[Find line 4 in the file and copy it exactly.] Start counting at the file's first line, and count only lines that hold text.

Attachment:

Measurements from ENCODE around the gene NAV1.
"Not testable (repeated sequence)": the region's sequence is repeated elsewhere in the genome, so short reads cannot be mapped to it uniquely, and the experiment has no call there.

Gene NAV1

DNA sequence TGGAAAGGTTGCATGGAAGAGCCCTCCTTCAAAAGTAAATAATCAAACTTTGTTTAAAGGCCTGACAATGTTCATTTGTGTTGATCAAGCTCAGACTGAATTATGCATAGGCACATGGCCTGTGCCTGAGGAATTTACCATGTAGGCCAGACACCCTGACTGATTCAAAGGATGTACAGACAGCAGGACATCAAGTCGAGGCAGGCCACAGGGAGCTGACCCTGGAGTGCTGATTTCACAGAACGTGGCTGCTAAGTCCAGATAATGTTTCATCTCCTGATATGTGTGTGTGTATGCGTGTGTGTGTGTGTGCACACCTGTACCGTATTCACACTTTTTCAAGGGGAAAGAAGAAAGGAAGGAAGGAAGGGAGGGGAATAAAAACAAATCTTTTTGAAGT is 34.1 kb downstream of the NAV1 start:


DNA sequence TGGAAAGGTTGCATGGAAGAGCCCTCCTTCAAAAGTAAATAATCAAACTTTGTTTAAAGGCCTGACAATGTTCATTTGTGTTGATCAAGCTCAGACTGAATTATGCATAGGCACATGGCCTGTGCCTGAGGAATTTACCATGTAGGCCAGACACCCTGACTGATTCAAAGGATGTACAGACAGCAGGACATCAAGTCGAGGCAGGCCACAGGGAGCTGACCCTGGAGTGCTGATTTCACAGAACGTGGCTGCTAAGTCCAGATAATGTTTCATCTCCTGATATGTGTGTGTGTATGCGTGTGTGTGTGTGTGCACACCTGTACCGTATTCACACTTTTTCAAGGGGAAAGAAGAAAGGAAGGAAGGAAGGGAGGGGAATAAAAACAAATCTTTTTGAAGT is 34.1 kb downstream of the NAV1 start: